But what about that pesky race issue in the movie title? Isn’t that what this movie is really about?  Is a little African-American girl really better off being raised by “an old white man,” as her grandmother calls him, instead of her black grandmother and the large, extended family she (we’re told she runs six different businesses out of her garage) is supporting at her home in South Central Los Angeles?

Spencer hires her brother (Anthony Mackie), a high-powered corporate attorney (apparently, in this world, family law practitioners don’t exist, as Costner is represented by a friend who is also a corporate lawyer) to plead her case, and he’s the one who decides to pursue the racial angle at the expense of all others.

Because, really, what else is there, according to Black or White?

To find out, read the rest of my post on BlogHer Entertainment, where I explain all the issues they missed - age, class, gender - and compare the movie to Guess Who's Coming to Dinner? (It's not a compliment):

Monday, February 09, 2015


In honor of Valentine's Day, the New York Post ran a special feature: 6 real-life meet-cutes that prove you can find love in NYC, and one of the couples featured was my husband and I!

Alina Adams and Scott W.
Met in June 1997

Eighteen years ago, Alina Adams and Scott W. found themselves under the Washington Square Arch, meeting a mutual friend for a play. What happened next depends on whom you ask.

“I show up there and this beautiful woman walks in,” Scott, a schoolteacher, says. “Our friend was late and I was a little tongue-tied. So I said, ‘You go see the play, I’ll wait.’?”

“My recollection is that we were introduced, and he turned around and wandered off,” says Alina, 47.

Once their friend arrived and they were all reunited, the play was ignored. “Antigone” may be a tragedy, but it was a love story for these two.

“I thought he was really smart and funny, interesting,” Alina, a novelist, says. Scott, now 51, remembers watching her instead of the show.

Their first official date was a year later at the Museum of Radio & Television, now the Paley Center for Media, the perfect spot for the TV-loving pair. Married in 1999, the Upper West Side couple now has three kids.

“Scott grew up in Harlem. I was born in the former Soviet Union and immigrated with my family,” Alina says. “But the things that are important to us are exactly the same. And the things on the surface that look different about us are really irrelevant.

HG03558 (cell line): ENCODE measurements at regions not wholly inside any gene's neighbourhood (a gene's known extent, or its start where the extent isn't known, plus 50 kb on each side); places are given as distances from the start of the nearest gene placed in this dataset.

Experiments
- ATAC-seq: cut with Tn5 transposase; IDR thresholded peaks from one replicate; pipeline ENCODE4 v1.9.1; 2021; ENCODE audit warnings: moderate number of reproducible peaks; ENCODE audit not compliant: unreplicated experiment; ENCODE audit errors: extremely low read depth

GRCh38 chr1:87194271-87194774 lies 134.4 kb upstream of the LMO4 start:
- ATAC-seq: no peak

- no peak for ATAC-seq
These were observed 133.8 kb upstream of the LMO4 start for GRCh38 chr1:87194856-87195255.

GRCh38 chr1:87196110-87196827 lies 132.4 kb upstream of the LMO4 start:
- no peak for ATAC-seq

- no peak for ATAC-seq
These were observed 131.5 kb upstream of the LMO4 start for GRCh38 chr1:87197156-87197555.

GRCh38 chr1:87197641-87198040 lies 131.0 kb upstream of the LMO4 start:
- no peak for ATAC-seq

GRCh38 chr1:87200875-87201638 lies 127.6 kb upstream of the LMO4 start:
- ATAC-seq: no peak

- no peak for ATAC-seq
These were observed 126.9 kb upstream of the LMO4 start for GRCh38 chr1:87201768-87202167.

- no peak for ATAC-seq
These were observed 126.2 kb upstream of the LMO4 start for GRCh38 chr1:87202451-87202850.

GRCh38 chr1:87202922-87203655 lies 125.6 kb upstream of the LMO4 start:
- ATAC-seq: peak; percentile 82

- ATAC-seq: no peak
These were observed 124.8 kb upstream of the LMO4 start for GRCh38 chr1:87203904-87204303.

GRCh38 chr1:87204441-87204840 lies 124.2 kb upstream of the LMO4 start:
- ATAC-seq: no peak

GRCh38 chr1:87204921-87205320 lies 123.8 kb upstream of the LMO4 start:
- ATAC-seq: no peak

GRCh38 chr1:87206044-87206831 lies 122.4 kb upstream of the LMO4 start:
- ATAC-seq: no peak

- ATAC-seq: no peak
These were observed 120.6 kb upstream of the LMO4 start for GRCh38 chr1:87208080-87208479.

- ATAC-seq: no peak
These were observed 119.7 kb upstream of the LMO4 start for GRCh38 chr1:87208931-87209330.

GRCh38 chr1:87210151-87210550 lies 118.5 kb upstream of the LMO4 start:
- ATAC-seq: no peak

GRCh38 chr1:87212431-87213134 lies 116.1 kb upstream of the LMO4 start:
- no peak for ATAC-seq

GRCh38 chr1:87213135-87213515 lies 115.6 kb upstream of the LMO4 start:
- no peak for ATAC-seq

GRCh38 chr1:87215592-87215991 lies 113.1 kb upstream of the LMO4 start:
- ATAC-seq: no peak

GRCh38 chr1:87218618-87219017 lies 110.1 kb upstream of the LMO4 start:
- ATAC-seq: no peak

“We always point the Arch out to the kids and say, ‘See, that’s where we met. No Arch, no you.’?”


(A couple of corrections: It was July, not June, and I'm 45, not 47, while my husband is 47, not 51. But, you know, media....)

Read the other five couples' stories at:

And while we're talking romance, the very first romance novel I ever published, The Fictitious Marquis (AVON 1995) is finally out as an e-book!

Check it out at:






Google Play

Wednesday, February 04, 2015


The hottest soap opera of 2015 isn’t on daytime television. It’s Empire, and ratings have been going up steadily for each week it’s aired so far.

Naturally, this isn’t the first time suds have ruled the prime-time airways (“Who Shot JR?” or the Moldavian massacre, anyone?), but it does go a long way toward suggesting that the reason daytime soaps have been falling like dominoes in this century is because family melodrama fans can now get their fix elsewhere.

Primetime TV is just the tip of the iceberg. There is also the Internet, where independent web soaps have been slowly and steadily building audiences for over a decade. They already have their own awards show, the Indie Series Awards (2015 nominations to be announced this Wednesday, Feb. 4, at 3 p.m.). Plus, in acknowledgement of this brave new world, the Daytime Emmys added a new category, Outstanding Special Class Format—Daytime, in 2011, which morphed in 2014 into Outstanding New Approaches—Drama Series.

Go to Entertainment Weekly right now to read our list of the best web-soaps you should be watching, including all the GH, DOOL, ATWT, GL, SB and more stars that appear on them, and if you have a favorite you want to add to the list, make sure you tell us in the EW Comments!